New BlackBerry Sports Verizon Broadband

By David Needle

November 22, 2005

Meanwhile, an ISV offers low-cost push e-mail for Palm's Treo.

It's a phone, it's a PDA, no wait, it's also a high-speed modem.

The latest BlackBerry handset released this week is all of the above, thanks to an agreement between Research In Motion (RIM) and Verizon Wireless . RIM's BlackBerry 7130e is the company's first handset to use Verizon's BroadBand Access service, which is based on the carrier's Evolution-Data Optimized (EV-DO) network.

The 7130e can also be used as a high-speed modem to connect the device to a notebook computer and tap into the BroadBand Access service. Verizon says it offers average connection speeds of 400 to 700 kbps, with coverage of some 140 million Americans in 171 metropolitan areas.

7130e
BlackBerry 7130e
Source: Blackberry

In addition to advanced phone functionality, the 7130e has the same features as the popular BlackBerry handheld, including support for "push-based" wireless e-mail, Web browsing, text messaging, personal organizer and other corporate data applications.

"BroadbandAccess Connect on the new BlackBerry 7130e introduces another option for customers who view office mobility and speed as a competitive advantage in their business," Bill Stone, vice-president of marketing for Verizon Wireless, said in a statement.

The 7130e handset features a bright, high-resolution LCD screen that RIM says has been optimized for indoor and outdoor viewing, Bluetooth support, 64MB of flash memory, and dedicated "send" and "end" phone keys. Also included is RIM's SureType keyboard technology, which effectively combines a phone keypad and a QWERTY keyboard to fit within the size of a traditional wireless phone form factor. Meanwhile, users of BlackBerry competitor Palm's Treo device now also have access to push e-mail services. Everyone.net announced EmailTreo this week. EmailTreo is a service that gives Treo users instant access to their e-mail and lets them remain continuously synchronized with their Web mail and Outlook e-mail clients.

San Jose, Calif.-based Everyone.net is a hosted e-mail services provider with more than a million paid mailboxes. Designed for individuals and small businesses, Everyone.net says an EmailTreo account can be set up in as little as a minute's time, without software plug-ins.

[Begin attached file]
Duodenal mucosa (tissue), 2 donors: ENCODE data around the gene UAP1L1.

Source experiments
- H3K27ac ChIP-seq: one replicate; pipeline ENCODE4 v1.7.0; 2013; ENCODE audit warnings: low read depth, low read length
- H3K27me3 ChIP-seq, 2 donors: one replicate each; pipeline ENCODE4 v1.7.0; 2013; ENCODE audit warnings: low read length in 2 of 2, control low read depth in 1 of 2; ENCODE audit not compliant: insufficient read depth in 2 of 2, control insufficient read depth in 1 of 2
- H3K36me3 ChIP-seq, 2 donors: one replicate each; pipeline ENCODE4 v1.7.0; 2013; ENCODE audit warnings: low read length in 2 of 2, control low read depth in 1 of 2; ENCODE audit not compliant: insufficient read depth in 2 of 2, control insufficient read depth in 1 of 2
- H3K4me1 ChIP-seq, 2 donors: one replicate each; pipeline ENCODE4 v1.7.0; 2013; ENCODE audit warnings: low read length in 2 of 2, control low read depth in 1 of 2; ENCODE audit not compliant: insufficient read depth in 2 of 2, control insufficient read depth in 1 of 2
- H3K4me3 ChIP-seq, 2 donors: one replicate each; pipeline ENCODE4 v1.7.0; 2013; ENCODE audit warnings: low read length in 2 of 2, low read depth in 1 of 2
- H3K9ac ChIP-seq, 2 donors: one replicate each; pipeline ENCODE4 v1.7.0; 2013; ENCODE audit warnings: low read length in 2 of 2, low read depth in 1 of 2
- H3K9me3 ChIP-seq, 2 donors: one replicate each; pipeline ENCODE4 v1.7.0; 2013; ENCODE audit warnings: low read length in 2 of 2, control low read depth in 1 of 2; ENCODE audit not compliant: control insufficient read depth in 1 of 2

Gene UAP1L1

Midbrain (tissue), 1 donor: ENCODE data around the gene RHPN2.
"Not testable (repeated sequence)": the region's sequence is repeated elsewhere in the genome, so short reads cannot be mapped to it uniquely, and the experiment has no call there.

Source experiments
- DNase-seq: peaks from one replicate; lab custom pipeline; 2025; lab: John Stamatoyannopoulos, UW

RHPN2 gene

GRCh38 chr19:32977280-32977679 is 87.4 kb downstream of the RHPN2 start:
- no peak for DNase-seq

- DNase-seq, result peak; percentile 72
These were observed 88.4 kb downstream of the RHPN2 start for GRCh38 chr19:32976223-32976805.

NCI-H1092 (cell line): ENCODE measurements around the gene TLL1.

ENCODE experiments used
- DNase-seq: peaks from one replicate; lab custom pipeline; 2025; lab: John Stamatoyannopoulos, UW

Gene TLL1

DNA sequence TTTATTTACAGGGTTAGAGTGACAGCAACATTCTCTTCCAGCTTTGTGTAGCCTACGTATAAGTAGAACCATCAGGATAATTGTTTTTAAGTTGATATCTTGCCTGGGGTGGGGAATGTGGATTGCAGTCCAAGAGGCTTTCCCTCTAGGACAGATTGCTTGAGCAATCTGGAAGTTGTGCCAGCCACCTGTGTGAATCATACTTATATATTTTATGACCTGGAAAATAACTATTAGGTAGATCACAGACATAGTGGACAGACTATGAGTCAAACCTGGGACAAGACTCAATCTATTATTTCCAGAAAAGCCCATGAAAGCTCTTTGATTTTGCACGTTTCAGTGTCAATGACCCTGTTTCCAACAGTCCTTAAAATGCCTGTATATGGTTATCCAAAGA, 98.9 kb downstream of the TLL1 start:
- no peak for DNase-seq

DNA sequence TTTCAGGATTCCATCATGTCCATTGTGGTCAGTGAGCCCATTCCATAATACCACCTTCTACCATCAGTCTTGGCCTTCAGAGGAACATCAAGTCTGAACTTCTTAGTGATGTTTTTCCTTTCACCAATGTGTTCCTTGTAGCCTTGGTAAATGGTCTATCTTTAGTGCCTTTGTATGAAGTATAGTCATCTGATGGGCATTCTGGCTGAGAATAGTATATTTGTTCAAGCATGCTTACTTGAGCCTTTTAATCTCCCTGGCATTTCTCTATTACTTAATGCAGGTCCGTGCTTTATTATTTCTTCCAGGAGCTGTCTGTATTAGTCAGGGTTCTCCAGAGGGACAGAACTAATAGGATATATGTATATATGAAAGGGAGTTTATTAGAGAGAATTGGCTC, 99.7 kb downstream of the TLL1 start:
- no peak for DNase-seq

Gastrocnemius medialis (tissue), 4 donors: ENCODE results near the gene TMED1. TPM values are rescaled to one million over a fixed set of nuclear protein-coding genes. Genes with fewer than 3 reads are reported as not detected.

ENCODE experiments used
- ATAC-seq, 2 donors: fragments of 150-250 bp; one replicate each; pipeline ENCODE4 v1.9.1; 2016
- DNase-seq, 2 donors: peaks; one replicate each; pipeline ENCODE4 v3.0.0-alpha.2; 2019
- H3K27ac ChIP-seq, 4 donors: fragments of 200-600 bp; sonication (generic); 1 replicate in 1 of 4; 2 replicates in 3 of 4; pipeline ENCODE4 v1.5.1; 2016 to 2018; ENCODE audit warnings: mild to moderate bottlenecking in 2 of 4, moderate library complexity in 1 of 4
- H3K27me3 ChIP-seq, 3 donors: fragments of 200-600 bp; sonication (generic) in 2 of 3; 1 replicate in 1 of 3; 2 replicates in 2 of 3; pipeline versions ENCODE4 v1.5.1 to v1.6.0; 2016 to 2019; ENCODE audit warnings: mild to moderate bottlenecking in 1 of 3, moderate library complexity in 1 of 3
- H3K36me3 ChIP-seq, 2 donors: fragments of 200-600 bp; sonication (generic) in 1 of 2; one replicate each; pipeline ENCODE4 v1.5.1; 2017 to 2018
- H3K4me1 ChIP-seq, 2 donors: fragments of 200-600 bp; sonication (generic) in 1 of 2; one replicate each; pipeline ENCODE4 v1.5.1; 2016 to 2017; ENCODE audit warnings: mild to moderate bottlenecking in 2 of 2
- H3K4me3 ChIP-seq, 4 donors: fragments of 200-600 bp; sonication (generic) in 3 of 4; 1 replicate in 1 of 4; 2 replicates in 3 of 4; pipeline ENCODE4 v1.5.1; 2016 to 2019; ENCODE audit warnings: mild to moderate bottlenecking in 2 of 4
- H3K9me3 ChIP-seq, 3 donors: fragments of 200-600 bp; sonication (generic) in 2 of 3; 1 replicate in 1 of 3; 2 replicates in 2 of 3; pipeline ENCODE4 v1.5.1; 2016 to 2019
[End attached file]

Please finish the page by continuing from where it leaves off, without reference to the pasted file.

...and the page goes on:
An EmailTreo account is configured directly from the Treo handset and is provided free for six months, and for $1.75 per month thereafter.

"Real-time e-mail on the Treo is no longer limited to companies with IT staffs or extensive budgets," said Josh Mailman vice president of marketing at Everyone.net, in a statement.

"With an EmailTreo account, users get an extremely powerful push e-mail solution at a monthly cost that's less than a cup of coffee," Mailman said. "Users will always be up to date with their messages because e-mails will appear on their Treo devices the same way they do on their desktop: instantly and automatically."

Along with competitive pressures, RIM is fighting off patent infringement claims by NTP that could effectively force it to curtail its wireless e-mail service in the United States, which is by far the Canadian company's biggest market.

But London-based Visiongain said in a report last month that the BlackBerry handheld "remains the device to beat," despite its current legal difficulties.

"Beginning with a prescient logic that defined an enterprise need before it materialized, RIM has successfully and consistently adapted both hardware and software ahead of market-shaping forces," said Visiongain report author Pam Duffey in a statement. "We think there are new uses for BlackBerry in customized -- and converged -- applications."

Visiongain says that after several years of false hope, wireless email is finally set for more significant market traction, and its potential remains largely untapped, bringing new RIM competitors to the fore.



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